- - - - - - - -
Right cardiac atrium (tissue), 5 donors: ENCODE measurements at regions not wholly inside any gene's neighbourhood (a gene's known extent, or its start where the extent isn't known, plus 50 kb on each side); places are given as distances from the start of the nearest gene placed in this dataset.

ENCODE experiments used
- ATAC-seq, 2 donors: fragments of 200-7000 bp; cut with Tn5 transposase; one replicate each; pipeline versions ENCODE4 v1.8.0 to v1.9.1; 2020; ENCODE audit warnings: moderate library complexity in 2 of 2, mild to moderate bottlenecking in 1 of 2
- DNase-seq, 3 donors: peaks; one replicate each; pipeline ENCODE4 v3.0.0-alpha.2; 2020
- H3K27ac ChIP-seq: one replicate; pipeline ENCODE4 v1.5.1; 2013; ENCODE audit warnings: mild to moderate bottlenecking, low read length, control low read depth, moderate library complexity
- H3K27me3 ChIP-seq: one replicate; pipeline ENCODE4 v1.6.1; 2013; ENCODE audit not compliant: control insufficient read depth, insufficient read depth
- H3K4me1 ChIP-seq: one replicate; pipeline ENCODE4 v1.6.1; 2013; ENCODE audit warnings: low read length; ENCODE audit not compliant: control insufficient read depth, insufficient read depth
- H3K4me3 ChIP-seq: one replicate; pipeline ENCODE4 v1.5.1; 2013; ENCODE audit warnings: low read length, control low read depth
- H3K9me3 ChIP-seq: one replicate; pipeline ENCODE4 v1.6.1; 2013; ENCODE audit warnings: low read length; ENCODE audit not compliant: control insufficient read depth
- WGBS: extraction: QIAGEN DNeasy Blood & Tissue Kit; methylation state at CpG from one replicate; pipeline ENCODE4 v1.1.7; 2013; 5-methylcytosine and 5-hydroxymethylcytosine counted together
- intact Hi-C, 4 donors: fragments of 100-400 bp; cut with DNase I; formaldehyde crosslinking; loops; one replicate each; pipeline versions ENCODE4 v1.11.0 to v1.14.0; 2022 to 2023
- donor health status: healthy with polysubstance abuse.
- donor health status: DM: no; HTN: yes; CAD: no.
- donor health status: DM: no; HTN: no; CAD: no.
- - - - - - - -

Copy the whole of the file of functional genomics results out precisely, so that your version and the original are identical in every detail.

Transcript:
Right cardiac atrium (tissue), 5 donors: ENCODE measurements at regions not wholly inside any gene's neighbourhood (a gene's known extent, or its start where the extent isn't known, plus 50 kb on each side); places are given as distances from the start of the nearest gene placed in this dataset.

ENCODE experiments used
- ATAC-seq, 2 donors: fragments of 200-7000 bp; cut with Tn5 transposase; one replicate each; pipeline versions ENCODE4 v1.8.0 to v1.9.1; 2020; ENCODE audit warnings: moderate library complexity in 2 of 2, mild to moderate bottlenecking in 1 of 2
- DNase-seq, 3 donors: peaks; one replicate each; pipeline ENCODE4 v3.0.0-alpha.2; 2020
- H3K27ac ChIP-seq: one replicate; pipeline ENCODE4 v1.5.1; 2013; ENCODE audit warnings: mild to moderate bottlenecking, low read length, control low read depth, moderate library complexity
- H3K27me3 ChIP-seq: one replicate; pipeline ENCODE4 v1.6.1; 2013; ENCODE audit not compliant: control insufficient read depth, insufficient read depth
- H3K4me1 ChIP-seq: one replicate; pipeline ENCODE4 v1.6.1; 2013; ENCODE audit warnings: low read length; ENCODE audit not compliant: control insufficient read depth, insufficient read depth
- H3K4me3 ChIP-seq: one replicate; pipeline ENCODE4 v1.5.1; 2013; ENCODE audit warnings: low read length, control low read depth
- H3K9me3 ChIP-seq: one replicate; pipeline ENCODE4 v1.6.1; 2013; ENCODE audit warnings: low read length; ENCODE audit not compliant: control insufficient read depth
- WGBS: extraction: QIAGEN DNeasy Blood & Tissue Kit; methylation state at CpG from one replicate; pipeline ENCODE4 v1.1.7; 2013; 5-methylcytosine and 5-hydroxymethylcytosine counted together
- intact Hi-C, 4 donors: fragments of 100-400 bp; cut with DNase I; formaldehyde crosslinking; loops; one replicate each; pipeline versions ENCODE4 v1.11.0 to v1.14.0; 2022 to 2023
- donor health status: healthy with polysubstance abuse.
- donor health status: DM: no; HTN: yes; CAD: no.
- donor health status: DM: no; HTN: no; CAD: no.